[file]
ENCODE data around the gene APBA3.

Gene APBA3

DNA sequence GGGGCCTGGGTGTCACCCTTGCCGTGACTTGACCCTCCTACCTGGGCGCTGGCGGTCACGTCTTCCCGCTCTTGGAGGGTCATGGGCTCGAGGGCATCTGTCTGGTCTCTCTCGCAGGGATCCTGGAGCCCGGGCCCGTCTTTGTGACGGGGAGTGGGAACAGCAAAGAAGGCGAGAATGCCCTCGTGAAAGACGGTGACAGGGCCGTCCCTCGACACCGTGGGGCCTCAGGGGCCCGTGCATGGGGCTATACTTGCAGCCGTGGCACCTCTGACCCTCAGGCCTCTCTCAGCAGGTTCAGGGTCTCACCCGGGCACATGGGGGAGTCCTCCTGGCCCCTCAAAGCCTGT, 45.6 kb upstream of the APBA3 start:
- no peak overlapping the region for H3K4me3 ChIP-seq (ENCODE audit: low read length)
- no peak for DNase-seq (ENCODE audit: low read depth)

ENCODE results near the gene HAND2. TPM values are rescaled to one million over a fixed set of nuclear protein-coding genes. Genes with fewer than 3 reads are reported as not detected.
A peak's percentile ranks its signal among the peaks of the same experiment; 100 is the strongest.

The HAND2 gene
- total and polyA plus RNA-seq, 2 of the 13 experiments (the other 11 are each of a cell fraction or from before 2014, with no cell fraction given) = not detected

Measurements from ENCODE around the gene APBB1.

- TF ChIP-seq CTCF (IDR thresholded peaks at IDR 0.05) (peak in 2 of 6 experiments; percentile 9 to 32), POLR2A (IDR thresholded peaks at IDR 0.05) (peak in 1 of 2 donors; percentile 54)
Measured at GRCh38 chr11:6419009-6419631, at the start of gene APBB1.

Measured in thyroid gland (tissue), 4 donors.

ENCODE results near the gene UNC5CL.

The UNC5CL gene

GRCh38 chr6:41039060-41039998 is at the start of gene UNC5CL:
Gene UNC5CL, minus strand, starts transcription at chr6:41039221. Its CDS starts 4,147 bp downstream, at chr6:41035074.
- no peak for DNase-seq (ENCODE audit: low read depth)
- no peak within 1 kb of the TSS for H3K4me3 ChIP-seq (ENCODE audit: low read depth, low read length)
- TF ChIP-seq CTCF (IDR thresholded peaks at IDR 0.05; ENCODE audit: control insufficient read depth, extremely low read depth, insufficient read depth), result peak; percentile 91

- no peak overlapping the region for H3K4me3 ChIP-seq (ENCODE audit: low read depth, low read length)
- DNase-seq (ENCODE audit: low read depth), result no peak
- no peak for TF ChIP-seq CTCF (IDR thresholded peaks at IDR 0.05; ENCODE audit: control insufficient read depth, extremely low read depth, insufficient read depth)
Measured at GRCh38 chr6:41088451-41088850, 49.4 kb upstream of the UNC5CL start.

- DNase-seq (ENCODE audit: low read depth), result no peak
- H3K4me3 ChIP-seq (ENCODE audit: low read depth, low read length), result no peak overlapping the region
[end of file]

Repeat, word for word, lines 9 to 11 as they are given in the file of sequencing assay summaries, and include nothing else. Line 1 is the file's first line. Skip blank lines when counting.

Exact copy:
- total and polyA plus RNA-seq, 2 of the 13 experiments (the other 11 are each of a cell fraction or from before 2014, with no cell fraction given) = not detected

Measurements from ENCODE around the gene APBB1.

- TF ChIP-seq CTCF (IDR thresholded peaks at IDR 0.05) (peak in 2 of 6 experiments; percentile 9 to 32), POLR2A (IDR thresholded peaks at IDR 0.05) (peak in 1 of 2 donors; percentile 54)